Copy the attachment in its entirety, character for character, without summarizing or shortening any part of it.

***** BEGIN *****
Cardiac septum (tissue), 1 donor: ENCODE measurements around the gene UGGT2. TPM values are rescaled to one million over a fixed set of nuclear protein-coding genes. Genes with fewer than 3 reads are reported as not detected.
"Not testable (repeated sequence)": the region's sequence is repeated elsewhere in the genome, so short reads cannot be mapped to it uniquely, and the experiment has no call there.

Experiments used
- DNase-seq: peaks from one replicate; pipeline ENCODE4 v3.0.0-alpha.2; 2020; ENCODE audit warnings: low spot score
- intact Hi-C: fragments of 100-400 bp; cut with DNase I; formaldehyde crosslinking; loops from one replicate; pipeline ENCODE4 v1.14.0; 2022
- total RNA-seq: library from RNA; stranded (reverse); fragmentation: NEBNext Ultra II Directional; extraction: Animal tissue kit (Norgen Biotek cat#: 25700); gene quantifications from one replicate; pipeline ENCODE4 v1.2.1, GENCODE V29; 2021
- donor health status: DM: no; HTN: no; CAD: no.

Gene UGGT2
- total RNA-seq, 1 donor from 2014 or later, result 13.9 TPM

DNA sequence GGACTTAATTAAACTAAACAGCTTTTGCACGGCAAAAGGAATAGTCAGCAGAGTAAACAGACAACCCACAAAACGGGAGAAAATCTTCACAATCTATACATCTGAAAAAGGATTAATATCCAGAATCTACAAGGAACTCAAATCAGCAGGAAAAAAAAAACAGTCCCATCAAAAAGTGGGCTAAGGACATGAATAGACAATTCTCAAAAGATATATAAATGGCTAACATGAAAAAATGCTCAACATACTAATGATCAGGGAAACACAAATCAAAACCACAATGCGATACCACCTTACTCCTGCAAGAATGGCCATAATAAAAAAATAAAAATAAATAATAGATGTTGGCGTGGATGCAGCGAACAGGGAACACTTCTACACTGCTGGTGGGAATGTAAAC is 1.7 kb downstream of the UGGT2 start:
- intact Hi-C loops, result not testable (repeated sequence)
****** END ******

Cardiac septum (tissue), 1 donor: ENCODE measurements around the gene UGGT2. TPM values are rescaled to one million over a fixed set of nuclear protein-coding genes. Genes with fewer than 3 reads are reported as not detected.
"Not testable (repeated sequence)": the region's sequence is repeated elsewhere in the genome, so short reads cannot be mapped to it uniquely, and the experiment has no call there.

Experiments used
- DNase-seq: peaks from one replicate; pipeline ENCODE4 v3.0.0-alpha.2; 2020; ENCODE audit warnings: low spot score
- intact Hi-C: fragments of 100-400 bp; cut with DNase I; formaldehyde crosslinking; loops from one replicate; pipeline ENCODE4 v1.14.0; 2022
- total RNA-seq: library from RNA; stranded (reverse); fragmentation: NEBNext Ultra II Directional; extraction: Animal tissue kit (Norgen Biotek cat#: 25700); gene quantifications from one replicate; pipeline ENCODE4 v1.2.1, GENCODE V29; 2021
- donor health status: DM: no; HTN: no; CAD: no.

Gene UGGT2
- total RNA-seq, 1 donor from 2014 or later, result 13.9 TPM

DNA sequence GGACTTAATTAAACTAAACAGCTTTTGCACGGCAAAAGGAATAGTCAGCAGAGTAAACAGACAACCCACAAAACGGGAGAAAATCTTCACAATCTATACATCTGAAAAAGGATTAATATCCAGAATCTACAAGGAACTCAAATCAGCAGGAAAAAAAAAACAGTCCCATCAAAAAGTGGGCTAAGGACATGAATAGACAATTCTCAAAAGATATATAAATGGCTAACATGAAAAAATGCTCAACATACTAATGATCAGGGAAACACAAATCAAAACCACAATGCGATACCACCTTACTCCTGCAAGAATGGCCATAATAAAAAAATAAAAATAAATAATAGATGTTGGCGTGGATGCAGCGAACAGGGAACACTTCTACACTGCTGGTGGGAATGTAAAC is 1.7 kb downstream of the UGGT2 start:
- intact Hi-C loops, result not testable (repeated sequence)